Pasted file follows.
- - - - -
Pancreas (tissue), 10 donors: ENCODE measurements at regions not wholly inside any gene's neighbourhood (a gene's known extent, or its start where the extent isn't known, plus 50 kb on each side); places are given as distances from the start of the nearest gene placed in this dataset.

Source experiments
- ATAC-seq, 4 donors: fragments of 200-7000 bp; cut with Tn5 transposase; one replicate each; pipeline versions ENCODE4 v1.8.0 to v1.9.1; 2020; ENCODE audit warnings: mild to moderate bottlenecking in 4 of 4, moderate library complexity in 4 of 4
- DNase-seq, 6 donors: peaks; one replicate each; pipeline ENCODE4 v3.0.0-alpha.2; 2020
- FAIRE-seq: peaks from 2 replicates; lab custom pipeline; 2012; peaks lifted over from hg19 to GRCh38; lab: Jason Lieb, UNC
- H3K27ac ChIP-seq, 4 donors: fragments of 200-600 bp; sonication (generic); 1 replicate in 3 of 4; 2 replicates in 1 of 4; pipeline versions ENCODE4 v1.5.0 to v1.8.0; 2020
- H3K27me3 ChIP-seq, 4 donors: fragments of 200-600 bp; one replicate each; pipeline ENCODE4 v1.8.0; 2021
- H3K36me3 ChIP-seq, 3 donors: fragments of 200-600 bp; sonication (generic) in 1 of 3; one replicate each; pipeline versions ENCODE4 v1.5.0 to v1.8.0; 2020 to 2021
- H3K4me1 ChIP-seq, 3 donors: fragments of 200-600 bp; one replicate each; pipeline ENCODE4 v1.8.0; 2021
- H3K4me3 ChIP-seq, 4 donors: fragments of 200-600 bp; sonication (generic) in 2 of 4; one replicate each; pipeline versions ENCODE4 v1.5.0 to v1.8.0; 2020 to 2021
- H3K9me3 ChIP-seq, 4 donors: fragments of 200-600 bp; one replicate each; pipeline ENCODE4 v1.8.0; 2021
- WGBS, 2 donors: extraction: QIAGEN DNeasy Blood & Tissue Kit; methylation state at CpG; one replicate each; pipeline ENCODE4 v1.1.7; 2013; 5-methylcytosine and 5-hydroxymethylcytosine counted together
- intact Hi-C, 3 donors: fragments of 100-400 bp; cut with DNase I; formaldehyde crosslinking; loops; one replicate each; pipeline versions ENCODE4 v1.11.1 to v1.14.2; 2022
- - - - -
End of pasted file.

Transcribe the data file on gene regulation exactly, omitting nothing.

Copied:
Pancreas (tissue), 10 donors: ENCODE measurements at regions not wholly inside any gene's neighbourhood (a gene's known extent, or its start where the extent isn't known, plus 50 kb on each side); places are given as distances from the start of the nearest gene placed in this dataset.

Source experiments
- ATAC-seq, 4 donors: fragments of 200-7000 bp; cut with Tn5 transposase; one replicate each; pipeline versions ENCODE4 v1.8.0 to v1.9.1; 2020; ENCODE audit warnings: mild to moderate bottlenecking in 4 of 4, moderate library complexity in 4 of 4
- DNase-seq, 6 donors: peaks; one replicate each; pipeline ENCODE4 v3.0.0-alpha.2; 2020
- FAIRE-seq: peaks from 2 replicates; lab custom pipeline; 2012; peaks lifted over from hg19 to GRCh38; lab: Jason Lieb, UNC
- H3K27ac ChIP-seq, 4 donors: fragments of 200-600 bp; sonication (generic); 1 replicate in 3 of 4; 2 replicates in 1 of 4; pipeline versions ENCODE4 v1.5.0 to v1.8.0; 2020
- H3K27me3 ChIP-seq, 4 donors: fragments of 200-600 bp; one replicate each; pipeline ENCODE4 v1.8.0; 2021
- H3K36me3 ChIP-seq, 3 donors: fragments of 200-600 bp; sonication (generic) in 1 of 3; one replicate each; pipeline versions ENCODE4 v1.5.0 to v1.8.0; 2020 to 2021
- H3K4me1 ChIP-seq, 3 donors: fragments of 200-600 bp; one replicate each; pipeline ENCODE4 v1.8.0; 2021
- H3K4me3 ChIP-seq, 4 donors: fragments of 200-600 bp; sonication (generic) in 2 of 4; one replicate each; pipeline versions ENCODE4 v1.5.0 to v1.8.0; 2020 to 2021
- H3K9me3 ChIP-seq, 4 donors: fragments of 200-600 bp; one replicate each; pipeline ENCODE4 v1.8.0; 2021
- WGBS, 2 donors: extraction: QIAGEN DNeasy Blood & Tissue Kit; methylation state at CpG; one replicate each; pipeline ENCODE4 v1.1.7; 2013; 5-methylcytosine and 5-hydroxymethylcytosine counted together
- intact Hi-C, 3 donors: fragments of 100-400 bp; cut with DNase I; formaldehyde crosslinking; loops; one replicate each; pipeline versions ENCODE4 v1.11.1 to v1.14.2; 2022